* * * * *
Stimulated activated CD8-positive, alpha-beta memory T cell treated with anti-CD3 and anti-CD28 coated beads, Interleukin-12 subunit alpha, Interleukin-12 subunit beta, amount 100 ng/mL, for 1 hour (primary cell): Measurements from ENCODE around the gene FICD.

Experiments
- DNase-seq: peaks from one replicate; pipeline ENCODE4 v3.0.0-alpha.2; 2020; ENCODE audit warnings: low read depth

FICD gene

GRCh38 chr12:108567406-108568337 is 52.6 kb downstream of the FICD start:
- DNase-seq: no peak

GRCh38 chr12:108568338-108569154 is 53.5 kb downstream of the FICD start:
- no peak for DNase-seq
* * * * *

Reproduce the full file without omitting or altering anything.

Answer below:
Stimulated activated CD8-positive, alpha-beta memory T cell treated with anti-CD3 and anti-CD28 coated beads, Interleukin-12 subunit alpha, Interleukin-12 subunit beta, amount 100 ng/mL, for 1 hour (primary cell): Measurements from ENCODE around the gene FICD.

Experiments
- DNase-seq: peaks from one replicate; pipeline ENCODE4 v3.0.0-alpha.2; 2020; ENCODE audit warnings: low read depth

FICD gene

GRCh38 chr12:108567406-108568337 is 52.6 kb downstream of the FICD start:
- DNase-seq: no peak

GRCh38 chr12:108568338-108569154 is 53.5 kb downstream of the FICD start:
- no peak for DNase-seq